Director: John Wells
Starring: Meryl Streep, Julia Roberts, Julianne Nicholson, Juliette Lewis, Chris Cooper, Margo Martindale, Ewan McGregor, Abigail Breslin, Dermot Mulroney, Benedict Cumberbatch, Sam Shepard
Did you have some family drama over the holidays? People acting crazy around the dinner table? Just wait until you meet the Weston family. Your family will seem a whole heck of a lot more normal after you spend a few hours with the Westons. Patriarch Beverly (Shepard) is an alcoholic and former poet who can no longer tolerate his marriage to Violet (Streep). After thirty plus years and three daughters, the love they once had for each other has vanished. Violet is suffering from mouth cancer and has become addicted to her pain pills and chain smoking. The audience knows from the very first scene the kind of woman, wife, and mother that Violet has become. The word "filter" does not apply to her as she has no judgment on the things that come out of her mouth. She has a loud, brash, tells it like it is mentality no matter who is on the receiving end of her tirade.
After Beverly's sudden disappearance, their family is reunited in their home in Osage County, Oklahoma. Their eldest daughter Barbara (Roberts) returns home with her husband Bill (McGregor) and daughter Jean (Breslin). Barbara is a bit of a control freak even though she watches her marriage fall apart and has to put up with mother's awful behavior and attitude toward her. Violet lays down huge guilt trips to her and has no qualms about telling her how Beverly was always disappointed her in. Barbara has a strained relationship with her two sisters Ivy (Nicholson) and Karen (Lewis). Violet's sister Mattie Fae (Martindale) and her husband (Cooper) and son (Cumberbatch) arrive with their own family dynamic. Once the whole Weston clan is united under the one roof in the hot summer Oklahoma heat, Violet unleashes a fury of "truth-telling" as various family secrets are unleashed leaving no one untouched and unaccounted for.
Playwright Tracy Letts (Bug, Killer Joe) has adapted the screenplay from his own highly successful play. I have seen the staged version, so it is a bit tough going into the movie without instantly drawing comparisons to that version. The dense play is a three and half hour meaty piece that, for obvious reasons, had to be severely cut down and edited to make it work as a movie. Letts is able to keep the integrity and heart of these characters in place without having to sacrifice the supporting characters or their story lines. The piece itself is a very heightened and intense look into this family. I do not know any family like this one that has so many problems with each person. Some of the story gets very dramatic and heavy in the way of the dysfunctional character development which works well on stage as you sit on the edge of your seat watching and hearing these massive family fights. I think director John Wells tried so hard at minimizing that tone to a more naturalistic feel to fit the screen that there is an element that gets lost in translation here. This is only the second movie John Wells directed and it feels a bit out of his comfort zone. He seems unsure of how to play out the tone and pacing of the piece and which characters should be in focus.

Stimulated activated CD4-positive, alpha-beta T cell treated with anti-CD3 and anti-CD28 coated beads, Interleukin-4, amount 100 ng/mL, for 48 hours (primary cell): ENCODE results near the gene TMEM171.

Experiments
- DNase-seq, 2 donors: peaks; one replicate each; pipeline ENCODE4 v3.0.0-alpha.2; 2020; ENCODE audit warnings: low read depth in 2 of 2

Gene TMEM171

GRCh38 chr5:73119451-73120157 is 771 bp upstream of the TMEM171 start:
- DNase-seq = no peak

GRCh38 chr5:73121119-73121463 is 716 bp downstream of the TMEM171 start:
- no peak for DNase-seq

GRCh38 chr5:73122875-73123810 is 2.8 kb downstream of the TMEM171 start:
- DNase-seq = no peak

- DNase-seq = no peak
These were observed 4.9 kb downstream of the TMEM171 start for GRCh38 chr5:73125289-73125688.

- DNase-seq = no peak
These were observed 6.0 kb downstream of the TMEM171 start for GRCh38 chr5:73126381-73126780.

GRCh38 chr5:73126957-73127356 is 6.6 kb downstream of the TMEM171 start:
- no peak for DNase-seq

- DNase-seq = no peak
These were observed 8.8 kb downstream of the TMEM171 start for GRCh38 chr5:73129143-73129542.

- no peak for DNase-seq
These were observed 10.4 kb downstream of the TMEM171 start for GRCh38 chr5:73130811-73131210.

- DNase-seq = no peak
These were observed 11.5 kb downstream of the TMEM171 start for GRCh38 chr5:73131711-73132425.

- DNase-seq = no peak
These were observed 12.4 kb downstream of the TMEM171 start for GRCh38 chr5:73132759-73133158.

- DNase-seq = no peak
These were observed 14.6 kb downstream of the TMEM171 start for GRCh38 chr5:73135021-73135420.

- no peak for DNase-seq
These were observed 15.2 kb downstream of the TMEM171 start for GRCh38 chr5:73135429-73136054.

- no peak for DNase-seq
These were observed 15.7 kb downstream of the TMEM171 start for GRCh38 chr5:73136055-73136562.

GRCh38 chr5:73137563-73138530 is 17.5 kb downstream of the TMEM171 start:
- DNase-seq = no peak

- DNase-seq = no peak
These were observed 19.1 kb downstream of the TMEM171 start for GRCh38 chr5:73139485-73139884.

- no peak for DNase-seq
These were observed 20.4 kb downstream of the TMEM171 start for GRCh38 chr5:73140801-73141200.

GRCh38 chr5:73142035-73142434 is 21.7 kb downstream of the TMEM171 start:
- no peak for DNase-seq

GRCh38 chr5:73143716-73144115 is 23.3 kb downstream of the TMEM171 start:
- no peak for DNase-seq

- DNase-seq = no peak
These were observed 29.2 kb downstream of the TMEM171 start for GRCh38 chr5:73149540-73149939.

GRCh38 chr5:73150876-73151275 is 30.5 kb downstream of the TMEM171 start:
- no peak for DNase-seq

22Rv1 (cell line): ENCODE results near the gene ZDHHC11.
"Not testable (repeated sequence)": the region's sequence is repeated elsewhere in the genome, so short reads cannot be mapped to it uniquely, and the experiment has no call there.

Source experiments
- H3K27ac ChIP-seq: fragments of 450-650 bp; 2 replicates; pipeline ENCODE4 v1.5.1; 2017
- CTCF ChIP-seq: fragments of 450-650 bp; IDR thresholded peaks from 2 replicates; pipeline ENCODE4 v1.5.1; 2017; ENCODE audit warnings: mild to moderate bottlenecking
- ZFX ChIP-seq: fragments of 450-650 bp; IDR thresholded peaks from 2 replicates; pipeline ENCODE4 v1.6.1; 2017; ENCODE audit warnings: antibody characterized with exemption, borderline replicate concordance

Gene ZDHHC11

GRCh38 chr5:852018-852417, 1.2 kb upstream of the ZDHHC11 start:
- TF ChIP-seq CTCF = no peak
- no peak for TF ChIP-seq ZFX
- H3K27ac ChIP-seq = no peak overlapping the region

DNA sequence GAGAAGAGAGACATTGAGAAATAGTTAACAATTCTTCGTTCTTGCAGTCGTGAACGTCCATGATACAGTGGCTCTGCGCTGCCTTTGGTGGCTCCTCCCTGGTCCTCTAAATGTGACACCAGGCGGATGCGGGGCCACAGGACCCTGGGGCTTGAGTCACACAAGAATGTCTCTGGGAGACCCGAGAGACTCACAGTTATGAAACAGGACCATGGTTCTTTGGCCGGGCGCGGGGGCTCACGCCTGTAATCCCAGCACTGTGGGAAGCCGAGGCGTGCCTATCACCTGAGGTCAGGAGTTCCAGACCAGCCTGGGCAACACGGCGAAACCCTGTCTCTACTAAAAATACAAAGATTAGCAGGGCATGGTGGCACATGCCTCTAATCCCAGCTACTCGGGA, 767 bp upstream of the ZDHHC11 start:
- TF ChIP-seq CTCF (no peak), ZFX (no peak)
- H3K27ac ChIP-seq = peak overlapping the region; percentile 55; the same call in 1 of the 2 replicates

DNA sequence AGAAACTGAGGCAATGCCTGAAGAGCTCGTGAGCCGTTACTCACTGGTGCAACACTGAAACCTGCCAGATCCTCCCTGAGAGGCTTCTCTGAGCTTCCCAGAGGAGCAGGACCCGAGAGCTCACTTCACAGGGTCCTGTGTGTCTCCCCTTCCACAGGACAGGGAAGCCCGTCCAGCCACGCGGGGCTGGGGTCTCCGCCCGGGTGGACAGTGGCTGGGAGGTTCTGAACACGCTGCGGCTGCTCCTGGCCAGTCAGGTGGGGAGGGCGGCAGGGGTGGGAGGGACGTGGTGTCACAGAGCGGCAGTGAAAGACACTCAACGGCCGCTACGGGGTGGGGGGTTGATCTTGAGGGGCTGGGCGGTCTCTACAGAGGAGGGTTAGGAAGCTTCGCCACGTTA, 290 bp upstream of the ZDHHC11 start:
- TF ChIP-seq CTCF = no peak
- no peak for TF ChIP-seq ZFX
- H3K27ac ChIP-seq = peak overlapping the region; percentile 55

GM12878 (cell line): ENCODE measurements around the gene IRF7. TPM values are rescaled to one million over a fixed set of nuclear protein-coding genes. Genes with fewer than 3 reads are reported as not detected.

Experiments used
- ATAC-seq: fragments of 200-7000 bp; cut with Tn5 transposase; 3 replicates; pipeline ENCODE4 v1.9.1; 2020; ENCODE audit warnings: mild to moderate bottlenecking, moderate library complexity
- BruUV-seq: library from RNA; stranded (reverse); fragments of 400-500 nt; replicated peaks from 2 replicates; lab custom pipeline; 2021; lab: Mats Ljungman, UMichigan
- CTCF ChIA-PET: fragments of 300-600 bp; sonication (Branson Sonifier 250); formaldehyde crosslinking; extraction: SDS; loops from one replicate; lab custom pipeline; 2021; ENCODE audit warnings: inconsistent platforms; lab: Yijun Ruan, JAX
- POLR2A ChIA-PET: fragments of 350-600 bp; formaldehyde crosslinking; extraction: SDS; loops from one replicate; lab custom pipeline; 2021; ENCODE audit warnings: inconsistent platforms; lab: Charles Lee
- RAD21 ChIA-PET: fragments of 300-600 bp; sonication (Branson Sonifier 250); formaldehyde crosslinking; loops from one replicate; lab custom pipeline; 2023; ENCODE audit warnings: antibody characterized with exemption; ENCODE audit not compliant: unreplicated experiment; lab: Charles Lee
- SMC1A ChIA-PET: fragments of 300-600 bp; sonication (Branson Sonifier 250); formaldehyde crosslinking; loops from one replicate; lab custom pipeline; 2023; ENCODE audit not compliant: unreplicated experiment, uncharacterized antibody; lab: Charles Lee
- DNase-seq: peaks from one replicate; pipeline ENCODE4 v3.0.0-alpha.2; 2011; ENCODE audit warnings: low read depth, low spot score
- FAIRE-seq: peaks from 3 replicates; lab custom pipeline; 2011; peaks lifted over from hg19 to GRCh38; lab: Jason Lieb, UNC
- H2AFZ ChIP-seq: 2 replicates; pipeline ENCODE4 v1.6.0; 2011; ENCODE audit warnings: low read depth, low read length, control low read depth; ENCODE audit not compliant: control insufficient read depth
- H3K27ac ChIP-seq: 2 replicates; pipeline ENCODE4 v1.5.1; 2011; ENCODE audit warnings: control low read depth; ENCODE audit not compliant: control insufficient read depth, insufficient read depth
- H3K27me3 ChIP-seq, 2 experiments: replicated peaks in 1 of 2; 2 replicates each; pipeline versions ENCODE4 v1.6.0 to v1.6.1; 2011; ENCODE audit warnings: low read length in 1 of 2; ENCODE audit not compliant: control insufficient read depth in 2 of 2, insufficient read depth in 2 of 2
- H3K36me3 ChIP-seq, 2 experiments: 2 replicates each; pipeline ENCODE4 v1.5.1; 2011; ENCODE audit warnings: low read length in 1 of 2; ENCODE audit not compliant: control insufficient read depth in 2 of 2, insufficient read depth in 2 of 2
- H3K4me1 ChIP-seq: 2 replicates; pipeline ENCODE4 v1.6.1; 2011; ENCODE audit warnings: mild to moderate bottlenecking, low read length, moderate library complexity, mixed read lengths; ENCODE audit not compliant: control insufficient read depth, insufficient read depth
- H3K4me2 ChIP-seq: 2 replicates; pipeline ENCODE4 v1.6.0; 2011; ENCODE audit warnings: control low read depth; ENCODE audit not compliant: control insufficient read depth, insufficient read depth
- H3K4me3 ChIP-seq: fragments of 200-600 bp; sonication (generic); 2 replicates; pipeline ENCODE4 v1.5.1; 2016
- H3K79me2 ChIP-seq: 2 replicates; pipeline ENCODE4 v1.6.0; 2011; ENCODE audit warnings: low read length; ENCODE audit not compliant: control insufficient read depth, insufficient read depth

Wells has an overall brilliant cast of actors that have been given great material to work with due to Letts' meaty and complex screenplay. The casting of the family is important to the dynamic of this story. No matter how big or small their parts are, the majority of them are able to give strong performances and have a good familial chemistry to feel like they are all family. Julia Roberts gives one of the best performances of her career as it is stripped down and natural type of character that does not rely on her playing another gorgeous romantic lead living some glamorous life. It is quite fun to see her go up against Streep in some epic mother/daughter battles. Thank God she is finally in a good movie again. I HATED Mirror Mirror and Eat, Pray, Love. Ewan McGregor seems oddly miscast as Robert's philandering husband. He is not a bad actor, but does not seem like the right match to be Robert's husband. That may be the point, but I still want to believe they were a healthy couple at some point. Julianne Nicholson and Juliette Lewis are also wonderful as the two other sisters. Even though this is a strong ensemble film, there is no denying that this is Meryl Streep's movie. She is as brilliant as ever as a vial and wretched mother who has destroyed her family. She may be showy and intense in one scene depending on Violet's motivation and beg for sympathy in the next. Streep is always on and present and you cannot take your eyes off of her no matter how deplorable she acts towards her family. She is so unbelievable that it is quite fun watching her plays these mind games and tricks with her family. As Violet states, "Nobody slips anything by me."
Stage to screen adaptations are very tricky no matter if they are coming from plays or musicals. The world of the piece is typically opened up, characters are added, it takes place in numerous settings, scenes and musical numbers may be cut or added. This is the third screenplay Letts has adapted from one of his plays, which helps in creating it for a new medium. The entire play takes place in the Weston house. The majority of the film takes place in the house as well, but Letts and Wells still offer us glimpses of the Oklahoma setting which is vital to Letts' world. If you have seen the play, you might not be able to enjoy the movie as much. Letts' darkly funny script and these strong capable actors make the film work to an extent. I just wish Wells would have pushed them a bit further and made this even more of the elevated and heightened level that it is instead of taking the more natural and realistic take on it.
RATING: ***1/2 (3.5 out of 5 stars)